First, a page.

Every time I enter a negotiation it feels like the first time. I can rehearse, prepare and strategize, but if I really want something or have any emotional stake in the deal, all the wisdom I think I've collected over the years starts jumbling together. (For example, "Never start the money conversation," mushes together with "Name your price first to make sure you're negotiating from your number, not theirs.") And if negotiating requires a long waiting game, my impatience gets the best of me as all I want to do is get the deal sealed.
I decided to talk to a pro to see if I could improve my ways, so I rang up Jim Camp whose latest book, "No: The only Negotiating System You Need for Work and Home," just landed on my desk. Camp is a seasoned negotiations coach who has trained the FBI on how to negotiate in hostage crises, so I figured my usual fare would present beginner-level challenges.
"So what's your system?" he asked me. I'm not much for systems or rules, letting my gut take me pretty much where it wants to go. So I mumbled something about how I try to assess the other party's needs, whether I can fulfill them, and whether I'd even want to (which I thought sounded pretty good.) "And what is your system's first rule?" he asked, explaining that all systems need to have rules. "Hmmm," I responded.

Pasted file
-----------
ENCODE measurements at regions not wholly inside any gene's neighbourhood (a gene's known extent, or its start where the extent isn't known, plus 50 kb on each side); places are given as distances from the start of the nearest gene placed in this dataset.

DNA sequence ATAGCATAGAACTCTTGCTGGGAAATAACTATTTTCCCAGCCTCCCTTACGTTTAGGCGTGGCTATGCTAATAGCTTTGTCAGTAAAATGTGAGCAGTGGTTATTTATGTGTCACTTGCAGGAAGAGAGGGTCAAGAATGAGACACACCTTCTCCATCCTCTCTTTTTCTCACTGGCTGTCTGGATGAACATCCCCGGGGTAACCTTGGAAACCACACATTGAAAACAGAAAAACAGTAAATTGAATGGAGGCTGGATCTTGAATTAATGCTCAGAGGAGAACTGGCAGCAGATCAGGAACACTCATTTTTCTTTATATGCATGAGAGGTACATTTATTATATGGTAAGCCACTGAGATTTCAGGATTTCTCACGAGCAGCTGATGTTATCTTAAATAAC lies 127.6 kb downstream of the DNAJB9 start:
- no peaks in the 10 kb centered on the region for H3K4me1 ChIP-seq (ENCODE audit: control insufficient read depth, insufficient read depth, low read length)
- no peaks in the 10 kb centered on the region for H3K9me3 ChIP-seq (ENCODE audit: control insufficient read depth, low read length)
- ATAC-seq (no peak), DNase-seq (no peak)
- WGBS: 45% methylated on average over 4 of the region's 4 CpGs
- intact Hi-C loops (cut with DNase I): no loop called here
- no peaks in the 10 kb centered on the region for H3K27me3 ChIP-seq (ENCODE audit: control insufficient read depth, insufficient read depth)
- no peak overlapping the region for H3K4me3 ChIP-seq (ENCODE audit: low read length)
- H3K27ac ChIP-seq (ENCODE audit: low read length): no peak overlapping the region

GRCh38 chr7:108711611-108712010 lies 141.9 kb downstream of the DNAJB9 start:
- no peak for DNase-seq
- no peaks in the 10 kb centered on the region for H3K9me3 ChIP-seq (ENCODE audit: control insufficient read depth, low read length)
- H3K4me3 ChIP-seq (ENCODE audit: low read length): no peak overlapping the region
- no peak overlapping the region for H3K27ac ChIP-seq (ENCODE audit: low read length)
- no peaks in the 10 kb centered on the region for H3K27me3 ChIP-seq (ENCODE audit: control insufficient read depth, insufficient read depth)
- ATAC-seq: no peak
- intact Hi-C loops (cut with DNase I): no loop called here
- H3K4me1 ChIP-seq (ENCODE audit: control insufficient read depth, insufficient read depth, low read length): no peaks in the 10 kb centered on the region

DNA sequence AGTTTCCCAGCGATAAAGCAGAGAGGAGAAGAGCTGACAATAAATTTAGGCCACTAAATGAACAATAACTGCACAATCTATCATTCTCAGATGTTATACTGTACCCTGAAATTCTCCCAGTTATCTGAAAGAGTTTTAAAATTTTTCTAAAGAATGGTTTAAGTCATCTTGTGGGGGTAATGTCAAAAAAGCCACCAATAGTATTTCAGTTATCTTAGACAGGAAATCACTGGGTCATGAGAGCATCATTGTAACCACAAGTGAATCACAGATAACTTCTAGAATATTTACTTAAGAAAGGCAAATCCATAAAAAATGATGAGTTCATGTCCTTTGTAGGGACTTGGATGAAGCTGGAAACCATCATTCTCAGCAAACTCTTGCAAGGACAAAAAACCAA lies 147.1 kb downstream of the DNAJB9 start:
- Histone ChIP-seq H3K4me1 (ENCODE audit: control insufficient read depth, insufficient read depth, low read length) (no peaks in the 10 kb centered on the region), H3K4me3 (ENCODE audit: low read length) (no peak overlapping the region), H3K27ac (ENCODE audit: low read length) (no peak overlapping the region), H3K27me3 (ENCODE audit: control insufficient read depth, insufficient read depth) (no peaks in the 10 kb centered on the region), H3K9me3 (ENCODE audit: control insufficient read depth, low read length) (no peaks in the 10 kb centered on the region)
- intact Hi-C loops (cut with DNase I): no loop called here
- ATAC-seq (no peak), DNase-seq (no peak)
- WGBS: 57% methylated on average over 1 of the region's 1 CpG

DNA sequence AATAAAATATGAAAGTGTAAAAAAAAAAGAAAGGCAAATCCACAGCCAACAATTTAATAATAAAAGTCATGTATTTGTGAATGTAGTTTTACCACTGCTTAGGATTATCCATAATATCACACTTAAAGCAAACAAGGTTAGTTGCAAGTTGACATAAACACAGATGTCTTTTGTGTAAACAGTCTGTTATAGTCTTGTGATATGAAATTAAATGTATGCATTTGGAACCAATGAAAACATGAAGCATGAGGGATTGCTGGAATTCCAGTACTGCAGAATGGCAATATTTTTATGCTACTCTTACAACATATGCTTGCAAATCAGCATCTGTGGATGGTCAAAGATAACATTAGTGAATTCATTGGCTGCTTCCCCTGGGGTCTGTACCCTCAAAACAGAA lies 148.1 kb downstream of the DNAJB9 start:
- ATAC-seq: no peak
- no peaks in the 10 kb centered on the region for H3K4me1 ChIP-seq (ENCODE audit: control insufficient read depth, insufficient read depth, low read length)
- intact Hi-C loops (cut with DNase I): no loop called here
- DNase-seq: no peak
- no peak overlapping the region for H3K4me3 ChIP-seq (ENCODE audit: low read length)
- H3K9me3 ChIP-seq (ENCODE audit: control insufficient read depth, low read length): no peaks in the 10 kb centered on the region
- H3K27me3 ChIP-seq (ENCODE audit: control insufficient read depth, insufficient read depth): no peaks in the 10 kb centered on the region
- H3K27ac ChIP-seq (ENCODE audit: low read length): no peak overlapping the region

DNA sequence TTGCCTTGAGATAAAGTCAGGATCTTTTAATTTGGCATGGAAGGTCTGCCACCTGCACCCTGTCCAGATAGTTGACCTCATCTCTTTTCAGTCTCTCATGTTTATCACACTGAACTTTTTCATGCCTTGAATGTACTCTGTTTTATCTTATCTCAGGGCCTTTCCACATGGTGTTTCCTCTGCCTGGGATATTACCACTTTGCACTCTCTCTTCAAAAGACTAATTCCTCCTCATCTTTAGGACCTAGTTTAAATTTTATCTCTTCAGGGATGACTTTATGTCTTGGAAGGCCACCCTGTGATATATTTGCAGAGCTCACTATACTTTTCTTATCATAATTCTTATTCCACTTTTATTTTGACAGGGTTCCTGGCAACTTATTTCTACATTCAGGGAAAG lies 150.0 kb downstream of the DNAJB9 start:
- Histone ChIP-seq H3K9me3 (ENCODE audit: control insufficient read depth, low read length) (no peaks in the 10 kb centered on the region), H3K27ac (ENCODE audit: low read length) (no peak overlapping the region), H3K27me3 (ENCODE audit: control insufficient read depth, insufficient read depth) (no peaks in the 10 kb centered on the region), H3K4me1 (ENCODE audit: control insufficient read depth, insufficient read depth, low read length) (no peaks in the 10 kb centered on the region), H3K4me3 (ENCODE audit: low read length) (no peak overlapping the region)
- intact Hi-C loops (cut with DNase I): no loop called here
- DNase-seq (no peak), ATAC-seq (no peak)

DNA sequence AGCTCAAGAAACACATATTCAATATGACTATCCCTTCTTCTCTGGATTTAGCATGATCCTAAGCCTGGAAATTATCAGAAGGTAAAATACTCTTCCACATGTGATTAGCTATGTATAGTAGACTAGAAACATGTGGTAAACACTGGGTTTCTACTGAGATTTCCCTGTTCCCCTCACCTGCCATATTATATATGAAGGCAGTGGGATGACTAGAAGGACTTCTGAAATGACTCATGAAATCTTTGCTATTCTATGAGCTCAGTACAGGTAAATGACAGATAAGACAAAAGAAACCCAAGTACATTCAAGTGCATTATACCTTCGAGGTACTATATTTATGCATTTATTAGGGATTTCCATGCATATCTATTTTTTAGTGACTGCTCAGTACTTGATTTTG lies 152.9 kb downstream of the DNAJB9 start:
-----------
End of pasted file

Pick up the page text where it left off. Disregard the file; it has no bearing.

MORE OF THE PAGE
Camp says that I'm not the only one who gets derailed by emotions. And he told me that whether it's a new client, a job negotiation or a hostage crisis, there is one common thread -- the need to have a system to quell emotions.
Here are a few things he suggested:
- Try to respond to a question with a question, so that you can gather information from the other person. (Camp did this repeatedly during our call when he seemed like he wasn't sure I was getting what I needed out of the interview).
- Figure out how to increase your perceived value.
- Alllow yourself veto power (As in, "If it's not going to be a good fit, it's okay if I don't take this job/client/deal.")
- Don't fixate on who names a dollar amount first. Instead focus on developing your perceived value so that by the time a number is named, regardless of who names it, it will be higher.
- Practice quelling your emotions in situations where the stakes seem low.
What do you think? Do you have a system that works for you in negotiations -- and if so, what are its inviolable rules?